Dog Laws in Florida

Cuteness may earn compensation through affiliate links in this story.

All pet owners need to adhere to local and state regulations so that both animals and humans can live in peace. Dog laws in Florida are similar to those found in the rest of the U.S. and most of them pertain to safety, the leashing of pets, biting, and various vaccinations a dog must receive. As a responsible pet owner, it's your duty to ensure that your dog doesn't cause physical or monetary damage to people, other pets, livestock, or property. The Florida rabies law also requires owners to vaccinate their dogs against rabies and follow the regulations of the county in which they live.

Advertisement

It's ill-advised to let your dog ride in the back of your truck.
Image Credit: Purestock/Purestock/Getty Images

Video of the Day

Damage caused by dogs

Dog bites are no joke and some may even require reconstructive surgery. According to the American Society of Plastic Surgeons, dog bite repair rose by 10 percent in the last decade as more than 48,000 Americans underwent reconstructive operations due to canine attacks. A Florida statute states that a dog owner is liable for damages to a person bitten by his dog, either in public or legally on private property — even the home where the dog resides.

Advertisement

Dog laws in Florida state that if your dog bites a person trespassing on your property, you're not liable for damages. Owners whose dog bites as a result of provocation, teasing, or tormenting also are exempt from the law. Under Florida law, a dog whose attack results in a serious injury or fatality will be confiscated by local authorities and held for 10 business days. You are entitled to a hearing during that time. If you waive the hearing or the judge decides it is appropriate, your dog will be euthanized.

Be sure to maintain control of your pet as Florida dog laws state that you are liable if your dog injures or kills another pet or livestock. A rancher even has the right to kill a dog menacing his livestock.

Advertisement

Florida has "dangerous dog" laws.
Image Credit: Ana Rocio Garcia Franco/Moment/GettyImages

Dogs classified as dangerous

Under the Florida dangerous dog section of this state's statute, an animal control officer will investigate if your dog bites, injures, or attacks people or other animals. He will interview you and could impound your dog or ensure that you can keep him safely secured during the investigation.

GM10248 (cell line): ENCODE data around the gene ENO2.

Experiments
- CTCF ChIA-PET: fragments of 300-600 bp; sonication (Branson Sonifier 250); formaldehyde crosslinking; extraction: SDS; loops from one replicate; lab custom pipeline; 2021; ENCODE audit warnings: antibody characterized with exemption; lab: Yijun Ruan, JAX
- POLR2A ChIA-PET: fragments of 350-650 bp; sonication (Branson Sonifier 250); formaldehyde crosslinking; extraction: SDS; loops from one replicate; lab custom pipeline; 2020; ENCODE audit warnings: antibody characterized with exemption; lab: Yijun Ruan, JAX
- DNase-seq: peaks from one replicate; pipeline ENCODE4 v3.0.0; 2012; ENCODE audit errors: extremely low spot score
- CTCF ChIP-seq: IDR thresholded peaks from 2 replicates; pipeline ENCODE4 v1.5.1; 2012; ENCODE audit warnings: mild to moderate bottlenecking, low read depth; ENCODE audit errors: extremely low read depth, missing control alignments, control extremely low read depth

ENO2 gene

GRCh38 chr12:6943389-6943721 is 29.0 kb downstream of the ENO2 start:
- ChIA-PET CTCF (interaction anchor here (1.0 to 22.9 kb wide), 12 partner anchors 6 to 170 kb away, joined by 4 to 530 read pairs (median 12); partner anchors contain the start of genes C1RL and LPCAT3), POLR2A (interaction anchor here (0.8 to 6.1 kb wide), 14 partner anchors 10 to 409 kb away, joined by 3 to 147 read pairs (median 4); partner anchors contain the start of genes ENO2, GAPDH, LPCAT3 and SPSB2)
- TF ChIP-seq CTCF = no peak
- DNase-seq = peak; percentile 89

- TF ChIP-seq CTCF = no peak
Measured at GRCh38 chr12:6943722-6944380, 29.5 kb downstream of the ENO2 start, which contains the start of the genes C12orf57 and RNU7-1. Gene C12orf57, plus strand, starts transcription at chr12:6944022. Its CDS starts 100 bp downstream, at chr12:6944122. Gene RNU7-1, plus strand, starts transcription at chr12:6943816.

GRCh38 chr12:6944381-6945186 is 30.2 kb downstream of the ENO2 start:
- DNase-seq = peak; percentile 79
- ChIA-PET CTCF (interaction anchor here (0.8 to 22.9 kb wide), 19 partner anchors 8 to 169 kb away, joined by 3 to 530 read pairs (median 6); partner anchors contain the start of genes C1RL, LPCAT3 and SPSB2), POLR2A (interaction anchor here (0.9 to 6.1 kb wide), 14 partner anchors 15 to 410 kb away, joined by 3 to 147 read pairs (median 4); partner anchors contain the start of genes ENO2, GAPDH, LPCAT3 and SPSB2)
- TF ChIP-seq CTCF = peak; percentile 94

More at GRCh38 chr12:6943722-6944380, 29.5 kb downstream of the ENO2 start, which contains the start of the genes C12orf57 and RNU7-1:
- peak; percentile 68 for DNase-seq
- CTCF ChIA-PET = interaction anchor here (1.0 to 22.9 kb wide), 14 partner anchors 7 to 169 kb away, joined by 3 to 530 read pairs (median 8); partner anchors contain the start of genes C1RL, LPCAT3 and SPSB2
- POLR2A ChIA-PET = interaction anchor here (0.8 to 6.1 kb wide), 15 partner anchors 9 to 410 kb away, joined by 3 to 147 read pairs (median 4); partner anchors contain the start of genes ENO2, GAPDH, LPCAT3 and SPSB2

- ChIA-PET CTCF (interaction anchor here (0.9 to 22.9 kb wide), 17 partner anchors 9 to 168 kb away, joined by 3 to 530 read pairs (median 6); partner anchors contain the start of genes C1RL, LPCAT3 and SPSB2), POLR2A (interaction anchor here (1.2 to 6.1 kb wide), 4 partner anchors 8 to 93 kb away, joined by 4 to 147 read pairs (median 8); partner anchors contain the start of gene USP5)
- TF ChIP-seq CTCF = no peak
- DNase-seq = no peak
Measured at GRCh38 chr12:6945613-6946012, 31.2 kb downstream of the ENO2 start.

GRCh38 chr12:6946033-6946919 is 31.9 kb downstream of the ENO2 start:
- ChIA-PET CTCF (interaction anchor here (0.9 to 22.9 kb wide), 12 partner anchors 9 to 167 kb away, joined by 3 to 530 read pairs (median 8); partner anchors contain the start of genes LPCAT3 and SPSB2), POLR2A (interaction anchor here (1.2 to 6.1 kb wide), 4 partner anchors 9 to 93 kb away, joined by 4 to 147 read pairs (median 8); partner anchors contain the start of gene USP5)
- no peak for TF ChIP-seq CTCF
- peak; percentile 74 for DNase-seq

Advertisement

If your dog is classified as dangerous, you must get a certificate of registration within 14 days, provide a current rabies vaccination certificate from the local animal control office, and provide an enclosure that safely confines your dog. You must post a visible sign that warns of the dangerous dog on your property and install a permanent ID, such as a microchip, on the dog.

You must update the certificate of registration annually and notify animal control if:

  • Your dog gets loose or runs away
  • Your dog bites a human or animal
  • You sell him, give him away, or he dies
  • You move the dog to another address

Advertisement

Required Florida dog vaccinations

Dogs older than 4 months in Florida must be vaccinated against rabies and receive a booster every 12 months thereafter. If you fail to provide your dog with a rabies vaccination, you may be fined. People who wish to sell dogs or puppies must have them vaccinated prior to offering them for sale. Required vaccinations include:

  • Canine distemper
  • Rabies
  • Leptospirosis
  • Bordetella
  • Parainfluenza
  • Adenovirus (canine hepatitis)
  • Roundworms
  • Hookworms

Advertisement

Ask your breeder for a copy of the vaccinations that are required by law, and follow up with your veterinarian for subsequent vaccinations to ensure your dog's health.

County regulations in Florida

Image Credit: Christopher Hopefitch/DigitalVision/GettyImages

In addition to state statutes, dog owners must abide by county regulations (yup, there's a leash law in Florida counties). For instance, in Miami-Dade County, ordinances for pet owners state that:

Advertisement

  • Dogs must be leashed in public.
  • Florida pitbull laws here say it's illegal to own pit bulls.
  • Dogs 4 months and older must be licensed and wear a tag.
  • Unreasonable or excessive noise from an animal (like dog barking) is prohibited.

Check your local county's dog laws to make sure you're in compliance.

Advertisement

references